Last Chance to See? Protecting the (surviving) Archaeology of European Peatlands
Discussing peatland archaeology on World Peatlands Day
“Policies of proactive management of wetland resources, both archaeological and natural historical in the broadest sense, require formulation…the continued division between bodies concerned with the ‘environment’ and those dealing with so-called ‘heritage’ remains a serious problem…”
Paul Buckland (1993; 522)
On World Peatlands Day - expect lots of tweets and blogs about biodiversity, carbon, ecology and hydrology. All critical ‘ecosystem services’ but don’t forget the archaeology: a Neolithic trackway (See figure 1), the wooden stems apparently as fresh as the day it was built 6000 years ago, or a slightly more recent (still 2000 years old) Iron Age example (See Figure 1), which looks like it could still bear the weight of a full grown adult (it couldn't…). For these and the other wonderful structures excavated at Edercloon, Co. Longford (for more information, listen to this!), it was the last chance to see, excavate, record and preserve by record before the construction of a road cutting through this area of drained peatland.
The observations of Prof Paul Buckland (above) remain almost as true as they did nearly three decades ago: ‘Heritage’, more often than not, is still separated into ‘cultural’ and ‘natural’ - although essentially they are different sides of the same ecosystem services coin. Further complicating the clutter of terms and definitions; heritage is often divided into ‘tangible’ and ‘intangible’. These days, we are more likely to use the ungainly expression ‘tangible cultural heritage’ to refer to physical archaeological remains, but until fairly recently, archaeology always seemed to be in a battle to sit anywhere at the ‘Conservation Table’ much less to jockey for a position amongst ‘ecosystem services’ (see here, for example).
In the meantime, more sites have been lost to peat cutting. Others are threatened by drainage and climate change. It might be the last chance to see, to try to halt processes of degradation and destruction, and to preserve in situ many such deposits and sites.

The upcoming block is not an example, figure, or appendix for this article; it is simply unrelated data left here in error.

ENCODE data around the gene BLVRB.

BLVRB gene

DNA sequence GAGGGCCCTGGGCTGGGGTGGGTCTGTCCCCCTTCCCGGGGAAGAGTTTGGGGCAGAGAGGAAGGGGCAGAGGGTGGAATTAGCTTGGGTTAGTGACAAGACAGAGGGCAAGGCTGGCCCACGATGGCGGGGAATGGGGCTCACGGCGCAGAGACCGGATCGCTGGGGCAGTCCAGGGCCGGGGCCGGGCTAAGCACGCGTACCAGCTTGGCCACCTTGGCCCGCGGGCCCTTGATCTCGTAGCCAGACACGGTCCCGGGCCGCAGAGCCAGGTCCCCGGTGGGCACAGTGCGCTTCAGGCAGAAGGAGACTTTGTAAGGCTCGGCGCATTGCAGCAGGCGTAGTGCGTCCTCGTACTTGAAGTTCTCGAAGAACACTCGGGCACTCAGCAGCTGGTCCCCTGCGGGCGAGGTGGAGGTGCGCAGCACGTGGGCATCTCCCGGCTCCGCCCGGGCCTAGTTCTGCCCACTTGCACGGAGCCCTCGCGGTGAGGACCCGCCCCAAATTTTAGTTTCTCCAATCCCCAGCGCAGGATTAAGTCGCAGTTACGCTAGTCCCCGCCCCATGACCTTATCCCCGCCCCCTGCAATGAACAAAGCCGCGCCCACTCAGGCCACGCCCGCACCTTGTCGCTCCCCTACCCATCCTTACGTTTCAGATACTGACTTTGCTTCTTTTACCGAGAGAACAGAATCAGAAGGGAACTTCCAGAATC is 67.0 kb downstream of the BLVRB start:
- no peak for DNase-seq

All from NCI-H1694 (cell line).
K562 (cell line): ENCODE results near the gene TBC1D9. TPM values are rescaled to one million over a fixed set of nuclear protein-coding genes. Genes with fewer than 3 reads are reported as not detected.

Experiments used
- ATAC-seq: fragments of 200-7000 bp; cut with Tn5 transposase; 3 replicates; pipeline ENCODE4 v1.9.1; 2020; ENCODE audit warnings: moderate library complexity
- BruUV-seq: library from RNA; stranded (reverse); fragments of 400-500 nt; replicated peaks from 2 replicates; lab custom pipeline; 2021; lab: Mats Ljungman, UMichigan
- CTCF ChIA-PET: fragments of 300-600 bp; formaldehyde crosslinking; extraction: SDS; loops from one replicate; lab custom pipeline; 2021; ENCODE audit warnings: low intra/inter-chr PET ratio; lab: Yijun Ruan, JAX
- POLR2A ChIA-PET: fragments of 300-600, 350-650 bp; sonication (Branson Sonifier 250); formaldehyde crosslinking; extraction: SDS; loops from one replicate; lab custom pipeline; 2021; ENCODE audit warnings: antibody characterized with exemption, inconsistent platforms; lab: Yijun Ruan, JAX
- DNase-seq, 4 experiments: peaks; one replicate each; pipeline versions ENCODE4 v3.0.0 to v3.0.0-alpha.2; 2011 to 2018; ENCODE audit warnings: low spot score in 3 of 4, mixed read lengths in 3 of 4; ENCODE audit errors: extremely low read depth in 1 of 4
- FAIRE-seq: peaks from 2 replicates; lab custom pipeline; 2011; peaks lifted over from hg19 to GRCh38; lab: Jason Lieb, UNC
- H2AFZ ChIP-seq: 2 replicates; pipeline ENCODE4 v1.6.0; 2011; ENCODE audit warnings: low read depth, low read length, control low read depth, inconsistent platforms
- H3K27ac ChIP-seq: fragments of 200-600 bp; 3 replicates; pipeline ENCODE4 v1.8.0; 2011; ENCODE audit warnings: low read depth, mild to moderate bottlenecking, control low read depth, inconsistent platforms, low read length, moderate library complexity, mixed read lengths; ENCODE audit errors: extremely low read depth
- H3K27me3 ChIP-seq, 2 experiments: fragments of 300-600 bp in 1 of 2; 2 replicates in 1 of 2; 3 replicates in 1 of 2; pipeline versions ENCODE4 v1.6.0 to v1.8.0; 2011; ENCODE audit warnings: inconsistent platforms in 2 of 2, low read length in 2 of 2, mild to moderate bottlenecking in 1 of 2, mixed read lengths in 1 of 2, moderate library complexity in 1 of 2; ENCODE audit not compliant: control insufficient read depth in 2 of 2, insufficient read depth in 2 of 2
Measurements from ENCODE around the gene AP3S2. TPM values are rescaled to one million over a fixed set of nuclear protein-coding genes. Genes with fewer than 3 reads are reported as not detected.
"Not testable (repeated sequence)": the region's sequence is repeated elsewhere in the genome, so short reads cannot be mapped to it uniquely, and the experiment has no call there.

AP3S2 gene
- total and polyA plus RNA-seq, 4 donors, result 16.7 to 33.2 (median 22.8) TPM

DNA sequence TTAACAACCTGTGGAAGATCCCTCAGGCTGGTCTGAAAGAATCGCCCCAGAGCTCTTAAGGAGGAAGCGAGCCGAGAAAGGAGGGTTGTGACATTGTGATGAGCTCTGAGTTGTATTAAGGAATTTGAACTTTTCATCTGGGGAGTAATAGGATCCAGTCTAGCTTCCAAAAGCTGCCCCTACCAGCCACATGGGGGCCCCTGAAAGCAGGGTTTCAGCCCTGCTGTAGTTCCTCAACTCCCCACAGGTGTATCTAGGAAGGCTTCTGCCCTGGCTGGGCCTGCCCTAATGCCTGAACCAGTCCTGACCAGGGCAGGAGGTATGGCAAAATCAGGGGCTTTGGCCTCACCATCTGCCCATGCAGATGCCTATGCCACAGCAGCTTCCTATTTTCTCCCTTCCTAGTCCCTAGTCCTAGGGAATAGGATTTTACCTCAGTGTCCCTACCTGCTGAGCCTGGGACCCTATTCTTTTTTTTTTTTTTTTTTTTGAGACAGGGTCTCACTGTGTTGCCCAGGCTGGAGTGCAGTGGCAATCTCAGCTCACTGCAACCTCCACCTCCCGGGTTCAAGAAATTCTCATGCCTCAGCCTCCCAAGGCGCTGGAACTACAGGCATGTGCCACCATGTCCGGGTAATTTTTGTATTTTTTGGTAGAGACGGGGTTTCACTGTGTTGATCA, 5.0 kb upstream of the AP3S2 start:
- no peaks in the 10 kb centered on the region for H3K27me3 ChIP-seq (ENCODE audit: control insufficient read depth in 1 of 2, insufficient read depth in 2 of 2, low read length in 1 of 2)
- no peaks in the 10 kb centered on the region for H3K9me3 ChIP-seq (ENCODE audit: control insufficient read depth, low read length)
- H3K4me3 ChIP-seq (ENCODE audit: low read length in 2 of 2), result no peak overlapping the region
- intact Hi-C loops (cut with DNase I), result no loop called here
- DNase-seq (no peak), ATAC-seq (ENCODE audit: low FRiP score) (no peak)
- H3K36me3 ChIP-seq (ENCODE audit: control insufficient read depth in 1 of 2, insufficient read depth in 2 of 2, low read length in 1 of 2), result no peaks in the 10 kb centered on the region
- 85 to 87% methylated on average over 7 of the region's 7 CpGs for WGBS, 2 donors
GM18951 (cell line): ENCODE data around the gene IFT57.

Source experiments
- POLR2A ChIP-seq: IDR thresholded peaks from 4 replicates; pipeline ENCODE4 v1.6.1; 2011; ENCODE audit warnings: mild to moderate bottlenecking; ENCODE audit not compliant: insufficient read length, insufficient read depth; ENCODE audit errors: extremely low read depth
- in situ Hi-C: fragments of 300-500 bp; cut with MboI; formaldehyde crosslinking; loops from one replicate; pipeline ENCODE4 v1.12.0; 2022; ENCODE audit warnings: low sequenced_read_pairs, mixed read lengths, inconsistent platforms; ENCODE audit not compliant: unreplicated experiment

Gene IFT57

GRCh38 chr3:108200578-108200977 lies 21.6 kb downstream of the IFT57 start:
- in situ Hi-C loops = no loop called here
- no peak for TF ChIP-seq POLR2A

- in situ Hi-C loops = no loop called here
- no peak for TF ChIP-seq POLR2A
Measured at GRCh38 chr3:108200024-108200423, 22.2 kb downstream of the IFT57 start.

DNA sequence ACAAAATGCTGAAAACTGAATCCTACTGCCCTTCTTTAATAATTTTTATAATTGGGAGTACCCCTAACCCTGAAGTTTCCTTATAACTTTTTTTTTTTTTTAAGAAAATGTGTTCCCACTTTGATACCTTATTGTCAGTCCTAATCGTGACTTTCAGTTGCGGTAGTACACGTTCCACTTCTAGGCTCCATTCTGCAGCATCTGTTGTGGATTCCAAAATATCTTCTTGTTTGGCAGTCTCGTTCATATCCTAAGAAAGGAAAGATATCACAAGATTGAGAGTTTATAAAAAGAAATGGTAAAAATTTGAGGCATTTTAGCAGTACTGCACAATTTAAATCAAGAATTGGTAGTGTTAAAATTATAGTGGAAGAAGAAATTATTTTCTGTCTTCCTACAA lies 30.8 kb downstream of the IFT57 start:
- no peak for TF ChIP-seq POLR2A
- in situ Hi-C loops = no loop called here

Some progress has been made and in certain ways, we seem to be heading in the right direction - the incorporation of the ‘historic environment’ into the International Union for the Conservation of Nature Peatlands Programmes marked a turning point. This has been followed by the launch in the UK of the Peat Action Plan, with its requirement for archaeological monitoring of peatland restoration groundworks and the publication of Historic England's guidance. Natural England have produced an excellent video detailing practical aspects of archaeological monitoring for peatland restoration. In Scotland, the Archaeological Association of Local Government Archaeologists has also produced a guidance note on the same.
These are important resources and initiatives. But more needs to be done. Every European country has legal frameworks in place for the protection of heritage, many of which are underpinned by the Convention for the Protection of the Archaeological Heritage of Europe. How these are applied (or not) to programmes of peatland restoration/rehabilitation appears at present to be very uneven (if at all…). Any ground disturbance, whether this is to extract peat to burn, or to extract peat to reprofile a ditch for re-wetting, can impact in situ deposits. Projects and personnel need to take into account the implications for the successful future survival of known (and unknown) archaeological remains. Peatlands present a particular set of challenges and problems, but the frameworks, the knowledge, and the organisations are available to support and assist.
The introduction and implementation of appropriate measures should mean that for peatlands undergoing rehabilitation, it is our last chance to see, or to have to excavate any new sites. This is what archaeology is about: preservation in the ground for future generations. On World Peatlands Day: don’t forget the archaeology.
Figure 1: Iron age and Neolithic trackways at Edercloon (Cathy Moore, CRDS Ltd)
For more on this story contact:
Dr Ben Gearey, IPeAAT Principal Investigator